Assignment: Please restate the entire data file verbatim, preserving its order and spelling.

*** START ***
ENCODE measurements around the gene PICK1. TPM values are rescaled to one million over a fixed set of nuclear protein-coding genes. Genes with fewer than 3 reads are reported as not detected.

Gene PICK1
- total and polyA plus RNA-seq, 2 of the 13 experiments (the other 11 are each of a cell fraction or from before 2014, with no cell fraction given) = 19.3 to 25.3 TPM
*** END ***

ENCODE measurements around the gene PICK1. TPM values are rescaled to one million over a fixed set of nuclear protein-coding genes. Genes with fewer than 3 reads are reported as not detected.

Gene PICK1
- total and polyA plus RNA-seq, 2 of the 13 experiments (the other 11 are each of a cell fraction or from before 2014, with no cell fraction given) = 19.3 to 25.3 TPM